Seybold's v-p and general manager, Gene Gable, noted that the emphasis given to hardware at this show might only be a passing phase. "Our research indicated that more than 35% of attendees thought digital rights management was going to be 'very important' over the next 12 months, as opposed to 25% who thought e-book devices would be; 41% thought that wireless communications would be the 'next big thing.'"

Users Can Be Choosers
While there were few press announcements at this show (the two most important being Adobe's acquisition of Glassbook and Microsoft's e-book ice-breaker with Amazon; News, Sept. 4), some promising developments came out of the E-Book Showcase.

Digital Owl, based in Winter Park, Fla., has allied with Kinko's to help consumers get copyright-protected materials printed on demand and delivered the same day or overnight. Digital Owl's patent-pending KineticEdge software lets customers purchase and download titles on PCs, PDAs or wireless phones, while maintaining publishers' copyrights.

At the DO booth, CEO Kirstie Chadwick demonstrated a user interface through which readers can call up a title, and then choose the output format they prefer. The interface also offers "Print to Kinko's," which links to a database, arranging for the printing of the title at a nearby Kinko's shop. To be added soon is a PocketPC Reader format which, unlike the Microsoft Reader, allows printing.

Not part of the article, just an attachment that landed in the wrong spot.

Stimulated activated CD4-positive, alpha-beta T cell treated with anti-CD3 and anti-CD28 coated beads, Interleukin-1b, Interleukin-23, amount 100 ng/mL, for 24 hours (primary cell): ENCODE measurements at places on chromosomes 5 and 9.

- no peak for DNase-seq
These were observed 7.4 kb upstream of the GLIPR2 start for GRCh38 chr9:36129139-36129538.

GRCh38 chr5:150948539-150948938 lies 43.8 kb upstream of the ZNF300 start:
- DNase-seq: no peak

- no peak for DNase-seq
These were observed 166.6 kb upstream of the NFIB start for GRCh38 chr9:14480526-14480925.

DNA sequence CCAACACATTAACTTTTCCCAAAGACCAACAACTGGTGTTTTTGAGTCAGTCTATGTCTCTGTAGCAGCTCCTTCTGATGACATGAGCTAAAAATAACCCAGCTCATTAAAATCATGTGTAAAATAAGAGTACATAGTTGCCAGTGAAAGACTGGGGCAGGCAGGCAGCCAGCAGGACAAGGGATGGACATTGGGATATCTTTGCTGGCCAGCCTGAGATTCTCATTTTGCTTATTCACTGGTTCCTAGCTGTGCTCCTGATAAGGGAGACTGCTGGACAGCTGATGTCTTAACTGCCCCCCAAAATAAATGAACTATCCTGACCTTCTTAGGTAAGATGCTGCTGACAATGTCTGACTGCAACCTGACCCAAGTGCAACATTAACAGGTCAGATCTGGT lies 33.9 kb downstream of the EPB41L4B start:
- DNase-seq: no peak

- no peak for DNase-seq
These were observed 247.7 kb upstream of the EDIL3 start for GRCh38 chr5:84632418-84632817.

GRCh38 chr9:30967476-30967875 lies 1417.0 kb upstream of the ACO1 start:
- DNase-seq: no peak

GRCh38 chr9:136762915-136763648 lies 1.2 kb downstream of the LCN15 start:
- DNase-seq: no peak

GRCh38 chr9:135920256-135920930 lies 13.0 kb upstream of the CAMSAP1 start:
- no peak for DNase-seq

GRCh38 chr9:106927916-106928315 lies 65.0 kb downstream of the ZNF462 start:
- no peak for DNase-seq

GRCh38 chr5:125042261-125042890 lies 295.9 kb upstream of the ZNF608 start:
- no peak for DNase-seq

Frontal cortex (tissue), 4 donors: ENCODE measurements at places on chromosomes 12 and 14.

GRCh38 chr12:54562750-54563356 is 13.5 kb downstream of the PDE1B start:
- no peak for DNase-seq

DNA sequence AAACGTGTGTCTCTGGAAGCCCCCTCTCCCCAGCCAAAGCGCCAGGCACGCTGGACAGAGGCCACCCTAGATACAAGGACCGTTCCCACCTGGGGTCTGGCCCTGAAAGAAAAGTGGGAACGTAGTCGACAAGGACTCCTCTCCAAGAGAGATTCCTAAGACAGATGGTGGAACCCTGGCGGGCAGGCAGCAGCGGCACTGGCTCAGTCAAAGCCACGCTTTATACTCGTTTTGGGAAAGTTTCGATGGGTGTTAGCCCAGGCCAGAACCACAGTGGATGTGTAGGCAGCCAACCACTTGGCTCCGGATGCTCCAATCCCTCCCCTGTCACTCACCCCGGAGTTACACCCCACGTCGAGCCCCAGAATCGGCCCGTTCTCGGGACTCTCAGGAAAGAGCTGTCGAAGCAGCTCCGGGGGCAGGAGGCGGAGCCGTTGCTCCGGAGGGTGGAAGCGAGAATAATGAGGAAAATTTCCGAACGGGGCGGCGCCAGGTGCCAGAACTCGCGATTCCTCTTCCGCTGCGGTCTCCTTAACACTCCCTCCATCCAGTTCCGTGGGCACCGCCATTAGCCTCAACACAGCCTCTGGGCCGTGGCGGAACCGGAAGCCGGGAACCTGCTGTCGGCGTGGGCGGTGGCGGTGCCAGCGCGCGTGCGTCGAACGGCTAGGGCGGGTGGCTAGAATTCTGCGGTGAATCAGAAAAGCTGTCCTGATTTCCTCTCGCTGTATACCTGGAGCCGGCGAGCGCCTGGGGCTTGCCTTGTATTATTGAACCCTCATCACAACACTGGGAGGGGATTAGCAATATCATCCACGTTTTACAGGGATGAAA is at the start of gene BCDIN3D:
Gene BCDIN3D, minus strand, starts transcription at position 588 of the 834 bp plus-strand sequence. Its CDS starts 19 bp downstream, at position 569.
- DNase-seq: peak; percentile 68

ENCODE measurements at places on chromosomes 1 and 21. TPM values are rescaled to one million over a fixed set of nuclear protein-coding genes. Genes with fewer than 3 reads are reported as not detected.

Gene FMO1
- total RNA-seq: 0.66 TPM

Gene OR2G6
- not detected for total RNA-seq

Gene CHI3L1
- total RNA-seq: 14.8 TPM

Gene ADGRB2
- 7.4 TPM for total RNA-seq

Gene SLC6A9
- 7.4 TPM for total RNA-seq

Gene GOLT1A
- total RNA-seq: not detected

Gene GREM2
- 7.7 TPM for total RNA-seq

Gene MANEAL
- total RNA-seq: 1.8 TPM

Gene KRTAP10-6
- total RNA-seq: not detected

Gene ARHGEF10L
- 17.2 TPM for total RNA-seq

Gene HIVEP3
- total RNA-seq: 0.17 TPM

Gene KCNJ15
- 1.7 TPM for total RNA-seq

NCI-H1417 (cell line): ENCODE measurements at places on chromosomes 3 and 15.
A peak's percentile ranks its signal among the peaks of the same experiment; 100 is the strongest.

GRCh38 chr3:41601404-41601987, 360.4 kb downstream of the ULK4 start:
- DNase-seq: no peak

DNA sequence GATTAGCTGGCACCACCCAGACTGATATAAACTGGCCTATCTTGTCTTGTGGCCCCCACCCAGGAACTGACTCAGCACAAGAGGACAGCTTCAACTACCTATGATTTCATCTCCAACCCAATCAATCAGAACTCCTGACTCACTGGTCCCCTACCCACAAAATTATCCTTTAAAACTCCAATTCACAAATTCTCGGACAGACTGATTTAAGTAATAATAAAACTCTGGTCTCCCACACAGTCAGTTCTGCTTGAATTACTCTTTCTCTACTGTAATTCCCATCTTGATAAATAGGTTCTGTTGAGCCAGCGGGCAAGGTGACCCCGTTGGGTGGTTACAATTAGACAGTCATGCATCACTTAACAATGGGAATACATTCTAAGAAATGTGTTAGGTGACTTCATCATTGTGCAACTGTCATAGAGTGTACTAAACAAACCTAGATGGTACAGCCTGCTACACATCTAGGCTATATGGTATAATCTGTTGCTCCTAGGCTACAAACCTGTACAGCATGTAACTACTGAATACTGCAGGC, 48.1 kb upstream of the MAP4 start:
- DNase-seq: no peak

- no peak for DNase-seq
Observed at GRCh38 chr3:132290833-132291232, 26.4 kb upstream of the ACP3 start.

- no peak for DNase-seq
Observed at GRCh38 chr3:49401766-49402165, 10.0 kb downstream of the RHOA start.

--Paul Hilts

Whither 'The Plant'?
In his latest missive to readers in late August, Stephen King was sounding a little less enthusiastic about his e-book experiment than he was earlier this summer. Although King said he considered part 1 of The Plant to be "a considerable success," both in the number of downloads and pay-through, he noted that the situation with part 2 is "less clear."

King said that while downloads for the second installment are strong, the total number is likely to be "down slightly" from part 1. But what has King most worried is the "widening disparity between downloads and payments." He theorizes that while there is certainly some bootlegging occurring, the more serious problem is that paying customers are downloading the title two and three times to different formats. King likens the situation to someone going to a bookstore to ask for free copies of a paperback and audio version of a book because they bought the hardcover. "As simply as I can put it, you must pay for what you take every time you take it or this won't work," he wrote.
King has written another 50,000 words of the story, but said he is guaranteeing only that part 3 will be published this month. "We will make a go-no go decision based on the pay-through," King said. And if the payment ratio d s not meet King's 75% threshold, he said it is all but certain he will cease work on the title.
--Jim Milliot

Eberhard Joins BoardAlexandria Digital Literature, a digital publisher and e-book retailer based in Seattle, announced that Martin Eberhard, inventor of the Rocket eBook and the former CEO of NuvoMedia, has joined its board. And in a special promotion, the company reached an agreement with the Hugo Awards, the annual prizes for science fiction, to make 11 of the Hugo Award nominees and several of the award winners available as downloadable e-books.
E-book retail and data conversion.
The 11 Hugo nominees to be offered as e-books will include short stories and novellas. The ADL Web site,, specializes in horror and science fiction, but offers a variety of genres and p try in e-book editions. The Hugo titles can be downloaded from in all e-book formats and can be purchased as an anthology or individually. The Hugo winners were announced September 2 (A Deepness in the Sky by Vernor Vinge won for best novel), and the site will continue to carry all the nominated works for a limited time.